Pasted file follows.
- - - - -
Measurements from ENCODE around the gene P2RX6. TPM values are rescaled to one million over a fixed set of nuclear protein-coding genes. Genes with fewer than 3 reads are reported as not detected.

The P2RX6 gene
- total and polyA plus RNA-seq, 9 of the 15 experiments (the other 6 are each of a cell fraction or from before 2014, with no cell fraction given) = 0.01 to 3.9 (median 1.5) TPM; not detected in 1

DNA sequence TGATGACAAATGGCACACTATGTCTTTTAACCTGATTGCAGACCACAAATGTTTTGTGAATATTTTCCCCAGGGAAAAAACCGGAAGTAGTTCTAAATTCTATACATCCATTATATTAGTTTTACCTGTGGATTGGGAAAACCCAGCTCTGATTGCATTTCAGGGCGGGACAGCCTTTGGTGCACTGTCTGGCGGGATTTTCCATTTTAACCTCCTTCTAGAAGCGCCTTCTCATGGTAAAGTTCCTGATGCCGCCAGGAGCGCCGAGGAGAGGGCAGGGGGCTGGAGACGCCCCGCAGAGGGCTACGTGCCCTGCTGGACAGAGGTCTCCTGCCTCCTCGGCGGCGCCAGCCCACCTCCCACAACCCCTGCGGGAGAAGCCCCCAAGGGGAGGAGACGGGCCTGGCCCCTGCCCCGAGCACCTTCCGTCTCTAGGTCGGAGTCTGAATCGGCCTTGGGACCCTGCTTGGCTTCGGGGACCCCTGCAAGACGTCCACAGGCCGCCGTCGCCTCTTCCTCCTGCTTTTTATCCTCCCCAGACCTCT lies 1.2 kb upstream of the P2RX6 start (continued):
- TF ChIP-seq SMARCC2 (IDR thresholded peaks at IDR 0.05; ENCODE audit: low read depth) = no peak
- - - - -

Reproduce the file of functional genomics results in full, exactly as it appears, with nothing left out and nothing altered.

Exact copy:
Measurements from ENCODE around the gene P2RX6. TPM values are rescaled to one million over a fixed set of nuclear protein-coding genes. Genes with fewer than 3 reads are reported as not detected.

The P2RX6 gene
- total and polyA plus RNA-seq, 9 of the 15 experiments (the other 6 are each of a cell fraction or from before 2014, with no cell fraction given) = 0.01 to 3.9 (median 1.5) TPM; not detected in 1

DNA sequence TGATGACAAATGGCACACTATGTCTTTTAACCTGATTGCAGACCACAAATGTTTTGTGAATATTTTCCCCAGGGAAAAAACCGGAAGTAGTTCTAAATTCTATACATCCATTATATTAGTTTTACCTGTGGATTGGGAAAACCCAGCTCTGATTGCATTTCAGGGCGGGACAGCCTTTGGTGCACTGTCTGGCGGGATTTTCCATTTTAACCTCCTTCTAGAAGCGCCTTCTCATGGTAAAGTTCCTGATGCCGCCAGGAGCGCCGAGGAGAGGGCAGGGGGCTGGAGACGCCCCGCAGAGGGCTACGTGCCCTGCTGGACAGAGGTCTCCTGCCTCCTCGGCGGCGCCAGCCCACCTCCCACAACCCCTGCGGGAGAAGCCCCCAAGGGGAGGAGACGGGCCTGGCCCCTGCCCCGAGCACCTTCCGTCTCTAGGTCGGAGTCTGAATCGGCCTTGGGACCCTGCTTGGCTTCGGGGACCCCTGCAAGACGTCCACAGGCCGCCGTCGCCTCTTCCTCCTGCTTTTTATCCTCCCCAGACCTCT lies 1.2 kb upstream of the P2RX6 start (continued):
- TF ChIP-seq SMARCC2 (IDR thresholded peaks at IDR 0.05; ENCODE audit: low read depth) = no peak